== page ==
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Although the author deals with the American Revolution (or War of Independence, depending on your viewpoint), this is an important piece of historical research every Canadian should read. The book ... Read full review
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The Story of Butler's Rangers and the Settlement of Niagara
Ernest Alexander Cruikshank
No preview available - 2015
The Story of Butler's Rangers and the Settlement of Niagara (Classic Reprint)
E. A. Cruikshank
No preview available - 2015
alarm Albany already Americans appeared arms army arrived assembled attack boats body Bolton Brant Butler Butler's Rangers Caldwell Canadasaga Capt Captain captured Carleton Island cattle Cayugas Cherry Valley chief Colonel command Continental Crown Point Deleware deserted destroyed detached Detroit Dochstader encamped enemy enlisted entire expedition families fire force Fort Pitt Fort Stanwix forts frontier garrison German Flats Governor Guy Johnson Haldimand hundred inhabitants iuqi join Joseph Brant killed Lake land letter Lieut loyalists McDonnel miles militia mills Mohawk Mohawk river Niagara night officers Oneidas Onondagas Oswego Pitt prisoners Province provisions quarter rangers and Indians recruits regiment remain retreat riflemen river Ross scalps Schoharie Schuyler scouts Senecas sent settlement Shawanese Sir John Johnson Sir William Johnson Six Nations skirmish small parties Stanwix Susquehanna taken thirty Tioga tribes troops Tryon County villages warriors Willett women and children woods wounded Wyoming York
Page 62 - The Expedition you are appointed to command is to be directed against the hostile tribes of the Six Nations of Indians, with their associates and adherents. The immediate objects are the total destruction and devastation of their settlements, and the capture of as many prisoners of every age and sex as possible.
Page 62 - After you have very thoroughly completed the destruction of their settlements, if the Indians should show a disposition for peace, I would have you encourage it, on condition that they will give some decisive evidence of their sincerity, by delivering up some of the principal instigators of their past hostilities into our hands,— Butler...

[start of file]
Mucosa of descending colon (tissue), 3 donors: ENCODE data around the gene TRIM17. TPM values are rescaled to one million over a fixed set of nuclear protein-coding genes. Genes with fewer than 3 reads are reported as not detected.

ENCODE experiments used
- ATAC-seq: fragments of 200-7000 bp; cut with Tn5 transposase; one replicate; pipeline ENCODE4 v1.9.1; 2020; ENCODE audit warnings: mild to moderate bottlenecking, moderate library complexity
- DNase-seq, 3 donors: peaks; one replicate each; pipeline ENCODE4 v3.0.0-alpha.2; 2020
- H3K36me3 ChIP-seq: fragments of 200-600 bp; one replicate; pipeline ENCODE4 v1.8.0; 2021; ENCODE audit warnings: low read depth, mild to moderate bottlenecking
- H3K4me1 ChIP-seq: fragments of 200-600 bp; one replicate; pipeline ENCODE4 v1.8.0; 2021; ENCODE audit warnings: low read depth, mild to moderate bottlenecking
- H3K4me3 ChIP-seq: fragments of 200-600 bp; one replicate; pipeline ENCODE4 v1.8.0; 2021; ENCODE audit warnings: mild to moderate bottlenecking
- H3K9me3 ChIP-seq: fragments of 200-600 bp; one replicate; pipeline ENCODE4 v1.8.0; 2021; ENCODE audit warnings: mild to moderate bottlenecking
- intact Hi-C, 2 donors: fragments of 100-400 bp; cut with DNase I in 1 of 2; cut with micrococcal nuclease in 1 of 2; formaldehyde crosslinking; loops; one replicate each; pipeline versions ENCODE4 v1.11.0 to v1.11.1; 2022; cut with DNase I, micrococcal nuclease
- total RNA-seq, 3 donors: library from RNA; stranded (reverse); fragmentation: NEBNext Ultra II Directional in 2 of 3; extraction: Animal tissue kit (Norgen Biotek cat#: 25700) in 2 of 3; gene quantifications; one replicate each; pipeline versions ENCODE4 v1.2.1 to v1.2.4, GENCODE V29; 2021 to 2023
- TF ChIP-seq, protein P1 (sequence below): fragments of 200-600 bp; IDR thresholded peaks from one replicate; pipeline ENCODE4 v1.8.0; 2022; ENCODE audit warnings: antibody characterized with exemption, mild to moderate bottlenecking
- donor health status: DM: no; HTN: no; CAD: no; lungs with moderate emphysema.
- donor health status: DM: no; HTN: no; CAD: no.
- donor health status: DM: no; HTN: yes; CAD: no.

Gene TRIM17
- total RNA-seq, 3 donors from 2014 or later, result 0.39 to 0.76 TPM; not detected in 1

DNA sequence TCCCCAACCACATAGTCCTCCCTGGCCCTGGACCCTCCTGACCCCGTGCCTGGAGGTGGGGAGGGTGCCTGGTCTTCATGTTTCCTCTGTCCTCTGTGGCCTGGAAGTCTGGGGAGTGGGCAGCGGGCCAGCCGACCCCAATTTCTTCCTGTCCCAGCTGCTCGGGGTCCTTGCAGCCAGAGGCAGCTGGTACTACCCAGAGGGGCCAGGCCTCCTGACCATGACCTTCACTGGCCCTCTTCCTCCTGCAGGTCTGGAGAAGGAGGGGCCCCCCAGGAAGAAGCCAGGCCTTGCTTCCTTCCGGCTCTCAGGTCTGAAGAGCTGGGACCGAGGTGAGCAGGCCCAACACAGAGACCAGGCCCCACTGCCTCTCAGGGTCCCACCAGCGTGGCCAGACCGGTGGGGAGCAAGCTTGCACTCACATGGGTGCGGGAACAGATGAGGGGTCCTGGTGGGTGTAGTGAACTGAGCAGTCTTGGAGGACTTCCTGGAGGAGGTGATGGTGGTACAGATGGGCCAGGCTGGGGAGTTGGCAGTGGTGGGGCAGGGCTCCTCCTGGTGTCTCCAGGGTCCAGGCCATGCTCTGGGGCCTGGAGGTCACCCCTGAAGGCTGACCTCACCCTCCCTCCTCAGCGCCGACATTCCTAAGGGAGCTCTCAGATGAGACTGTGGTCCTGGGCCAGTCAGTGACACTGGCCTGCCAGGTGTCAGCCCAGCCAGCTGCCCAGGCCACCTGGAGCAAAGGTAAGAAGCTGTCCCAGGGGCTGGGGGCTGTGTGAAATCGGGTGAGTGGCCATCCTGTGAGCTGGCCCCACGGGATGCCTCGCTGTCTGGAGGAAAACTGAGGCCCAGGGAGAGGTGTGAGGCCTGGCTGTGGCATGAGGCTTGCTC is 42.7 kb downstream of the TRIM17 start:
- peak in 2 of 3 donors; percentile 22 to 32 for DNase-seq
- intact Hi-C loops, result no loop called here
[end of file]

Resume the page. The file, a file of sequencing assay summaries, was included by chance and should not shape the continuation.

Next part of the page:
Page 81 - The destruction of the grain on the western frontier of New York is likely to be attended with the most alarming consequences, in respect to the formation of magazines upon the North River. We had prospects of forming a very considerable Magazine of flour in that quarter previous to the late incursion.
Page 17 - I want to have your warriors come and see me, and help me fight the King's Regular troops. You know they stand all along close together rank and file, and my men fight so as Indians do, and I want your warriors to join with me and my warriors like brothers and ambush the Regulars: if you will I will give you money, blankets, tomahawks, knives, paint, and anything...
Page 52 - Indians' hands, must declare I did every thing in my power to prevent the Indians killing the prisoners, or taking women and children captive, or in any wise injuring them. Colonel Stacey and several other officers of yours, when exchanged, will acquit me ; and must further declare, that they have received every assistance...
Page 51 - We deny any cruelties to have been committed at Wyoming, either by whites or Indians; so far to the contrary, that not a man, woman, or child was hurt after the capitulation, or a woman or child before it, and none taken into captivity. Though, should you call it inhumanity, the killing men in arms in the field, we, in that case, plead guilty.
Page 43 - But what gives me the sincerest satisfaction is, that I can with great truth assure you that in the destruction of this settlement not a single person has been hurt, of the inhabitants, but such as were in arms; to these, indeed, the Indians gave no quarter.
Page 108 - Butler says that none of his people will ever think of going to attend courts of law in the colonies, where they could not expect the shadow of justice, and that to re-purchase their estates is what they are not able to do ; that for a much smaller sum the Missassaugas will part with twelve miles more along the lake, and that they would rather go to Japan than go among the Americans, where they could never live in peace.
Page 8 - Congressional mea" sures, and have even, last week, at a numerous meeting of " the Mohawk district, appeared with all their dependents armed " to oppose the people considering of their grievances : their " number being so large, and the people unarmed, struck terror " into most of them, and they dispersed.